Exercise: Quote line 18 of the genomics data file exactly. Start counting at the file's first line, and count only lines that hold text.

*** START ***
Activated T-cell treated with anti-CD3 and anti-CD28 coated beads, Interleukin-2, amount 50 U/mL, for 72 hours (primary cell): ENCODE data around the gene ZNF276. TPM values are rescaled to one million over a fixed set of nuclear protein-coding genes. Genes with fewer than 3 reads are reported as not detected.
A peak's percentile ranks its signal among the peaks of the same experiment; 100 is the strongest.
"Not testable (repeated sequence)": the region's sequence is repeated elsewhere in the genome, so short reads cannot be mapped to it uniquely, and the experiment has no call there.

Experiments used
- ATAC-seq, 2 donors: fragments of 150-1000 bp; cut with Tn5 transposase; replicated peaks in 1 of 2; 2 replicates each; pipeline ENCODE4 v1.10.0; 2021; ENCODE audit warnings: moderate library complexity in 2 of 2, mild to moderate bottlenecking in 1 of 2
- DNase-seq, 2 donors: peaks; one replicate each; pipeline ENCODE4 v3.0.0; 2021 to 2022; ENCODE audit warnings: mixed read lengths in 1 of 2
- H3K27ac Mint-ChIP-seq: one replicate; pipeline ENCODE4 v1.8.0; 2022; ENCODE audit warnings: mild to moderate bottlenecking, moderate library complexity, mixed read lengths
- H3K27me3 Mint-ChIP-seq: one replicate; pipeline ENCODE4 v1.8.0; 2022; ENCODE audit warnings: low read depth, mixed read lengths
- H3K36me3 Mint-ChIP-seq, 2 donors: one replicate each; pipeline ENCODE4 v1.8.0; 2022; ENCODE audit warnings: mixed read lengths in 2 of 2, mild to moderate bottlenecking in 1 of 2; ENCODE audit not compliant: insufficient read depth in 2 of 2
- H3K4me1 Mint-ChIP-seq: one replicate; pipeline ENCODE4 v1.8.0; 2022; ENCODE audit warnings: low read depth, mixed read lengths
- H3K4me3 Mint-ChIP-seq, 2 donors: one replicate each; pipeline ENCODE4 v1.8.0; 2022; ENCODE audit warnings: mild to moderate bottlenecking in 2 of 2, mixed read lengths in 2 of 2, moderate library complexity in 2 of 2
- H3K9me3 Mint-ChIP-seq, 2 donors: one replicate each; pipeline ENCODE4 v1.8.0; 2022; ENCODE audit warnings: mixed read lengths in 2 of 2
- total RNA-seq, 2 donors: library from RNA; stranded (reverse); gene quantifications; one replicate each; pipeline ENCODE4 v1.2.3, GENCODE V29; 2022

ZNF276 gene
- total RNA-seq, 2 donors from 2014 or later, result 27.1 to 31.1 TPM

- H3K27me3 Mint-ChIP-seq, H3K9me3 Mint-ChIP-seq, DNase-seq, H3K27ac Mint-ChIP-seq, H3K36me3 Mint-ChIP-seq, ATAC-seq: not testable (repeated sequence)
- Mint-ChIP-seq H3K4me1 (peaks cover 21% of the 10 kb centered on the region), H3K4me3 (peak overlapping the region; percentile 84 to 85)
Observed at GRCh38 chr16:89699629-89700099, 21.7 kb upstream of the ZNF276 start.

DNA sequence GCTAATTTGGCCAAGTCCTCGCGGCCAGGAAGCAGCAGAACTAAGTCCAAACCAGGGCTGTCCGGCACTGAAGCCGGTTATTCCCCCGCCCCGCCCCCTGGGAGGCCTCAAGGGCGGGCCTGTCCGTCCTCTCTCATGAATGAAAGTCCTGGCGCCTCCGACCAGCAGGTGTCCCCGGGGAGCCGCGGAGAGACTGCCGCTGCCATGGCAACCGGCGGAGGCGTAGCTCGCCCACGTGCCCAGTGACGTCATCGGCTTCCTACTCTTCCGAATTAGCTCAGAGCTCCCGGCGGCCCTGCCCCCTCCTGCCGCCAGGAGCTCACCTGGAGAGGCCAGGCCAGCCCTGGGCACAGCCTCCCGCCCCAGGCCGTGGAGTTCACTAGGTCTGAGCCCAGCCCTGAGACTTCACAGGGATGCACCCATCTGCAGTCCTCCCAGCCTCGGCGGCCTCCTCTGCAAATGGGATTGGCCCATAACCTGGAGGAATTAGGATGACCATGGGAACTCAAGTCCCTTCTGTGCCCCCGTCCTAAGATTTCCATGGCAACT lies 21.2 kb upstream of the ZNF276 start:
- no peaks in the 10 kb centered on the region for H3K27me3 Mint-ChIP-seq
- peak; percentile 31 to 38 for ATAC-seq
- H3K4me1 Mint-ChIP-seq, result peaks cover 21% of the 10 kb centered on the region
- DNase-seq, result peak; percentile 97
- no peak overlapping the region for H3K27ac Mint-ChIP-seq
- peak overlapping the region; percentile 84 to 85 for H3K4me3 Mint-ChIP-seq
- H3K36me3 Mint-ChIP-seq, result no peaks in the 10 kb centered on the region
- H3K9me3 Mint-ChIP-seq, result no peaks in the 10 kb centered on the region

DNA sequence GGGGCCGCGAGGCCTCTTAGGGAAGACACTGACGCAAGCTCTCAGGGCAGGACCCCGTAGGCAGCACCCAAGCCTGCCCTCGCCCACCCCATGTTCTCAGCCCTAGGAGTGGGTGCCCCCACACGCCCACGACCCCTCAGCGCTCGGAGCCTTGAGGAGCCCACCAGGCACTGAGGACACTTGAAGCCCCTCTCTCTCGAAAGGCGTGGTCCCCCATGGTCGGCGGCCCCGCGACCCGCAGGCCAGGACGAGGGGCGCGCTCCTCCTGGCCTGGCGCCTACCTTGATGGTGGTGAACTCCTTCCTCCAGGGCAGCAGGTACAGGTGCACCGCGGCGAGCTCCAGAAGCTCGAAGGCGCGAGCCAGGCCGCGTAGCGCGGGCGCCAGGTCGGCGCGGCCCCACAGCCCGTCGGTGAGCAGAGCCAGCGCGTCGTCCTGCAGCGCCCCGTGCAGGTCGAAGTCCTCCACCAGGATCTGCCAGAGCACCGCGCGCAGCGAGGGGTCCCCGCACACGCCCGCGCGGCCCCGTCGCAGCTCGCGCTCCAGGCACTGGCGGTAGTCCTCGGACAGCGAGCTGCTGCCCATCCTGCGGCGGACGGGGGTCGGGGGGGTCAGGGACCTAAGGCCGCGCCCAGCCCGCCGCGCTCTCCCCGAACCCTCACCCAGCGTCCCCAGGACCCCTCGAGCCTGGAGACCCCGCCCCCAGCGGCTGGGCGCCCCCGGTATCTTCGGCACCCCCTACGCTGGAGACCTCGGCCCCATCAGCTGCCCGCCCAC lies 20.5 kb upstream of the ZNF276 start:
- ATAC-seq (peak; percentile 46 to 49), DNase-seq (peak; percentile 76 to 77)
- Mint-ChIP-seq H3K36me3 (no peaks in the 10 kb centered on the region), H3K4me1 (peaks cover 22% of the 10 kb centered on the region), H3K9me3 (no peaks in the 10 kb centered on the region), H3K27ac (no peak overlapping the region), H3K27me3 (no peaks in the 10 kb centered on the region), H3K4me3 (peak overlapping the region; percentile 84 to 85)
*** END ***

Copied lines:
Observed at GRCh38 chr16:89699629-89700099, 21.7 kb upstream of the ZNF276 start.